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For 20+ years, FCD has been building durable, long-lasting, high performance surfboards with a relentless eye on craftsmanship and material innovation. As one of the earliest surfers to dive head first down the rabbit hole of traction kites, FCD’s founder Fletcher Chouinard has been steadily innovating kitesurfing boards since the sport’s beginning. Athlete and brand ambassador, Jason Slezak fills us in on the latest board developments at FCD this year.

What is new at the organizational level of your company for 2022?

For 2022, we at FCD are continuing our mission of making quality surf craft for surf, kitesurf and a variety of foil disciplines with our small, tightknit family of passionate and dedicated humans. It has long been the goal of Fletch to build durable and robust boards that would outlast the lifespan of many of the other custom boards out there, without sacrificing performance or the quality of the end-user experience in any way. Our global team of surf, kitesurf and foil ambassadors provide feedback and put the boards through rigorous testing—spending time at their local spots, as many more have done in this past year-and-a-half, or traveling abroad as reductions in travel restrictions allow.

Photo: Ben Thouard

FCD has always been known for its innovative approach to materials and its constant search for uncompromising performance and feel. What are the most recent changes to construction practices in this year’s line of boards?

The FCD team is constantly striving to create truly handmade boards with the best possible performance and feel, while also providing the durability that is needed to handle the stresses and constant impact that the sport of kitesurfing puts on a custom board. For 2022, we have focused on refining our reinforcement areas to address the zones of our boards we have seen the most consistent wear in the recent past. Rather than just fully blanketing our kitesurf boards with extra layers of glass, we have worked directly with our skilled and knowledgeable glass shop staff to come up with a high-performance combination of overall top deck and bottom glass layup with added stringer, rail and fin box reinforcements to provide the longevity and lifespan that keeps FCD boards under your feet, on the water and out of the landfill.

Photo Richard Hallman

The Shrike has been one of our review team’s favorite performance-oriented surfboards, but now FCD is offering the Boar model. How does the Boar model compare to the Shrike and how should riders choose between the two boards?

The FCD Shrike is not only TKB review team’s favorite performance kitesurf board, it’s also a FCD team favorite. It’s safe to say that most, if not all, of our crew has a Shrike in their quiver and it is their go to when the conditions are firing. However, as any kitesurfer knows, the swell is not always lined up and pumping, therefore we set out to find that magic board for when the wind is on, but the swell might only be average… and let’s be honest here… that is more often than not when you are kitesurfing. The Kite Boar was born directly out of one of FCD’s “Swiss Army Knife” surfboards, the Wild Boar, which is a great do it all board for performance surfing in a variety of conditions. The Kite Boar came about honestly and accidentally from a few smaller Wild Boar’s that were first made as surfboards, and eventually were ridden while kitesurfing. Once word spread through our kite team, we all gave it a go, and the Kite Boar started to take shape. With its slightly rounder outline, wider tail and flatter rocker, the Kite Boar is a perfect complement to the Shrike for when you want to go out and absolutely obliterate small to mid-sized wind swell or the short period broken up swell that is most commonly associated with windy conditions when a true, solid groundswell is not present. We think that both boards have a solid place in any kitesurfer’s quiver. If you had to choose between the two, we would direct a kiter towards the Shrike when they want a board that will hold all the speed you can throw at it, lock into turns when in more lined up and down the line conditions, for chasing barrels and in the pocket shredding in sideshore to side-off winds. On the other hand, we would direct someone towards the Kite Boar if they are more commonly riding any sort of chunky, peaky, broken up windswell, or smaller to mid-range swell. The Kite Boar will help you maximize your line choices with a loose and playful feel, while surfing at the speed of the wave, rather than relying on the speed of the kite in sideshore to side-on winds.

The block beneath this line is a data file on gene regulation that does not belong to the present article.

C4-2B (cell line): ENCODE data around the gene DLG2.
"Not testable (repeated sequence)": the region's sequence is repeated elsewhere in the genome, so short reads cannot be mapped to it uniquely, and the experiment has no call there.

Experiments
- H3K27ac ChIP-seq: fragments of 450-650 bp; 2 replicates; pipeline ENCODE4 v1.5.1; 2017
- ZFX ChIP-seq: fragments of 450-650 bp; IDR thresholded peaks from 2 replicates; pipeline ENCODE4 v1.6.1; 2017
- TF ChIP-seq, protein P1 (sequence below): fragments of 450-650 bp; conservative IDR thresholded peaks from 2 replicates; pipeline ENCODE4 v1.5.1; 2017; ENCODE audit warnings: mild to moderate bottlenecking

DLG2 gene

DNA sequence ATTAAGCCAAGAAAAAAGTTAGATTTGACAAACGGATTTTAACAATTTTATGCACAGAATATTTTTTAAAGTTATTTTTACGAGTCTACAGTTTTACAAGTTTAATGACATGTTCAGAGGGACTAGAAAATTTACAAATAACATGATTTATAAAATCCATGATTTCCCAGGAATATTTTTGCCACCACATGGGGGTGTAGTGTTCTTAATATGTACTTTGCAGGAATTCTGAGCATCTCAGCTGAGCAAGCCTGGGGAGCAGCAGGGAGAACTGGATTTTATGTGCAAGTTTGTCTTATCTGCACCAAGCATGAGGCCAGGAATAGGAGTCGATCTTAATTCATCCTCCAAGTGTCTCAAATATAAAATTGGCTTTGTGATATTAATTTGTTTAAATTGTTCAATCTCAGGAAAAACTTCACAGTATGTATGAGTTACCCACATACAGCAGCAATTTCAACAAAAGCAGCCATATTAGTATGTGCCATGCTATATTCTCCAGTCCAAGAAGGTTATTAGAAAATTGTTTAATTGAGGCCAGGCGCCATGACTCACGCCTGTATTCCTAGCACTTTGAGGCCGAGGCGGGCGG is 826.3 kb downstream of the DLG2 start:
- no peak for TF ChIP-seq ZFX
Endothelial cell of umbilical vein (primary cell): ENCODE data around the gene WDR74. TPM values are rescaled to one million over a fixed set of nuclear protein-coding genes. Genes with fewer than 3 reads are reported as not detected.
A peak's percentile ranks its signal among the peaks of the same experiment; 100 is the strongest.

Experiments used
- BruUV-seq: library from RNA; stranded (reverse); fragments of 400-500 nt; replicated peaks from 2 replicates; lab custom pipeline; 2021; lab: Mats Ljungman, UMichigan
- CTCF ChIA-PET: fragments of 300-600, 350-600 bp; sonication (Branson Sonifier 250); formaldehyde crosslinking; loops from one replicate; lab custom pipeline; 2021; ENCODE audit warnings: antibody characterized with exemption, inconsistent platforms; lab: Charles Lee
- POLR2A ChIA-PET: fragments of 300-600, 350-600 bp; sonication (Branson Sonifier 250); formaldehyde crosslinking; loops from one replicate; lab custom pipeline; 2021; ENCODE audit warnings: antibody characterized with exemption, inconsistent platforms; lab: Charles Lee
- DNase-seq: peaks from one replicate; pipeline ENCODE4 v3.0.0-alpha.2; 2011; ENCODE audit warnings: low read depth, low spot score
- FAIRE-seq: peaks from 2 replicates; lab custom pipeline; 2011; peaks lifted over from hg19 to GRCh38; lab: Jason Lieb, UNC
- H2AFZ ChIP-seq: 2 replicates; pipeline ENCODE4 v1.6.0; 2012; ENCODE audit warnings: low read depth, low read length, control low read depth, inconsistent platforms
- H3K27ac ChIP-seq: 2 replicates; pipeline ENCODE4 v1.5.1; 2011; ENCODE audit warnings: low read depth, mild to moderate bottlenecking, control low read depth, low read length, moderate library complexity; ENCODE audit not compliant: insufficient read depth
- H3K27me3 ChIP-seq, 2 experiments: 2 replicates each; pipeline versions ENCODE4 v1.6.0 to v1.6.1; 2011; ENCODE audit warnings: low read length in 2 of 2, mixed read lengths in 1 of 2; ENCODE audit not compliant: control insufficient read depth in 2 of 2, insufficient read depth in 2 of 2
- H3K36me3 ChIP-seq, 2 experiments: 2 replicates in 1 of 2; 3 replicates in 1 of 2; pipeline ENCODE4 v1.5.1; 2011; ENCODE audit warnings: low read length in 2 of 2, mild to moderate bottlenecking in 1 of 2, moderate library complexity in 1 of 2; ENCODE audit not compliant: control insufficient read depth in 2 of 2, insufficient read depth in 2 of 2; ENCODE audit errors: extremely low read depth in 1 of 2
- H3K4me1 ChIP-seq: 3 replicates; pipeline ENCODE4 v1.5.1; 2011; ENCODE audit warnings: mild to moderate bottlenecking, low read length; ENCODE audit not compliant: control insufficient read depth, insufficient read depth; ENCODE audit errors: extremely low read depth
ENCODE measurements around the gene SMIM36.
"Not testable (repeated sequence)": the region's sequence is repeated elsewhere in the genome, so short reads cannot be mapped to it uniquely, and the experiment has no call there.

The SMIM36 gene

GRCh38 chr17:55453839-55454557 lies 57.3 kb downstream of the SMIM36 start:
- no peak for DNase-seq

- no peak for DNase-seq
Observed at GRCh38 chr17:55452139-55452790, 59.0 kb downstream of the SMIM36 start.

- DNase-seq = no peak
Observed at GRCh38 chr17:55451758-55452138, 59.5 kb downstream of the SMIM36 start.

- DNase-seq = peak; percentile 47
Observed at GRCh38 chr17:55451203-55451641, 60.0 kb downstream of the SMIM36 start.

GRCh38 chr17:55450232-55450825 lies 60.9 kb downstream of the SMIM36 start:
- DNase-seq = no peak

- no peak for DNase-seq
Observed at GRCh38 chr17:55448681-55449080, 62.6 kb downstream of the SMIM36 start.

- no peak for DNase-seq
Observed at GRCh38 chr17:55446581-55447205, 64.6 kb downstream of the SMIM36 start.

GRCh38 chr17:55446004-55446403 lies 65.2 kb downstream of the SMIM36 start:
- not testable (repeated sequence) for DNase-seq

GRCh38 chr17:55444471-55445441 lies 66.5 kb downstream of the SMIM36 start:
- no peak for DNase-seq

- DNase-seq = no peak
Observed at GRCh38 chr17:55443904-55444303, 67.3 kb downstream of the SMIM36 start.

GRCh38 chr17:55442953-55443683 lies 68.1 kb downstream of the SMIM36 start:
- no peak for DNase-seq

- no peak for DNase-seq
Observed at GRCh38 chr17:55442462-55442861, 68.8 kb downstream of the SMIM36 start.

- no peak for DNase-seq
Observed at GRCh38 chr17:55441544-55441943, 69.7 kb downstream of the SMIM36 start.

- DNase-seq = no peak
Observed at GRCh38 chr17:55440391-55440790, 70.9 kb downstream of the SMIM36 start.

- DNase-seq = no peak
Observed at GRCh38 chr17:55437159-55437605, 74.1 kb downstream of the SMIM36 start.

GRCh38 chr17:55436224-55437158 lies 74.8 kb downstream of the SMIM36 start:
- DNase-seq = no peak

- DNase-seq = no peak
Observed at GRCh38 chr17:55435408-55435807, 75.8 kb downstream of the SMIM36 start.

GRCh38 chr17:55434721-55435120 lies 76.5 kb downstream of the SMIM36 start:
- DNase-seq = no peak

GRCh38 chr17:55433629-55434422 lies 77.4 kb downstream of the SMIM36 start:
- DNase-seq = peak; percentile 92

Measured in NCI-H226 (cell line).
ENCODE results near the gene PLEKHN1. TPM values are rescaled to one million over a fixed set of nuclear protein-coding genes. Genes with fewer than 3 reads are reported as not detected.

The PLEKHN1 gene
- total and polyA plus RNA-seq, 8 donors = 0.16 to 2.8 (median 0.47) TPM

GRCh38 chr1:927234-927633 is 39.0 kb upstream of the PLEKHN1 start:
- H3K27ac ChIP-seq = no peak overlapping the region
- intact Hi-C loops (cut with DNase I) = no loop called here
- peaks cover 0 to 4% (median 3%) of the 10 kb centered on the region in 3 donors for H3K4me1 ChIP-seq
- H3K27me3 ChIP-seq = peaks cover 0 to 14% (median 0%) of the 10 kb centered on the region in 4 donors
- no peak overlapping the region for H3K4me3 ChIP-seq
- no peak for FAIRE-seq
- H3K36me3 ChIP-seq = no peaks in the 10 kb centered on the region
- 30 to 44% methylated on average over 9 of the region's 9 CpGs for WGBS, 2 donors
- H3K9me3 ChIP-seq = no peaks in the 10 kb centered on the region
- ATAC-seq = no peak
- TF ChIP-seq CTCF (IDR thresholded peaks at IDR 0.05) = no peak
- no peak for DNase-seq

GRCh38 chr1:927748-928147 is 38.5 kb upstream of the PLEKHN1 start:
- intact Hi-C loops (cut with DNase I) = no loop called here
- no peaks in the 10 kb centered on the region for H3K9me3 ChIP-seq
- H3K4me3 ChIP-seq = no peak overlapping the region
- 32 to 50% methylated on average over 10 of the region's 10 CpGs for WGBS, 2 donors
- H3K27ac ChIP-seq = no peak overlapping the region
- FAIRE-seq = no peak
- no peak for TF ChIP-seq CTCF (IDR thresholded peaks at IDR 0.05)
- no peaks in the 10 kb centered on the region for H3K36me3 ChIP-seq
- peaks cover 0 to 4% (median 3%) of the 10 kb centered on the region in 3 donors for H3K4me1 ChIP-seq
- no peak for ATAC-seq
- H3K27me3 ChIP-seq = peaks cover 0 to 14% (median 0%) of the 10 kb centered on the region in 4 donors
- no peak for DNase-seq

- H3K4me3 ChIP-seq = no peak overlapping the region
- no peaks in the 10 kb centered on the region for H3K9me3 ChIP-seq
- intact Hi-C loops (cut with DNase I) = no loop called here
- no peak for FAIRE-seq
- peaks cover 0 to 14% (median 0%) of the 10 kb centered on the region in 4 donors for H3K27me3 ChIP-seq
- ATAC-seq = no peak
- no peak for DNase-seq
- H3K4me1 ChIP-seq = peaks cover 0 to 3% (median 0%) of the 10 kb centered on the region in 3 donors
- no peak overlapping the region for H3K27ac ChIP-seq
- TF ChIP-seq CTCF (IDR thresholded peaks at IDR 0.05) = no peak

Photo Richard Hallman

The Blunt has been a longstanding feature of the FCD lineup. What are the precise conditions and styles of riding targeted by this board? 

The FCD Blunt has been a staple board in our kitesurf lineup for many years now. Though it has had some subtle changes over its lifespan, its general shape and purpose has remained the same. The Blunt is made for kiting. With its straighter rail outline, blunted nose, channeled bottom and lower rocker, it is the freeride kitesurfers one board to do it all. Small wave slashing, strapless airs, spins, shove-its, etc., the Blunt can handle it all. The wide nose and tail combined with the straighter rail outline allows for early planning, upwind efficiency and forgiveness. Whether you want to ride a strapless style kitesurf board for the first time or take your air game and kitesurf board freeriding and wave slashing to the next level, the FCD Blunt is a great add to the quiver.

Learn more about FCD Surfboards at www.fcdsurfboards.com

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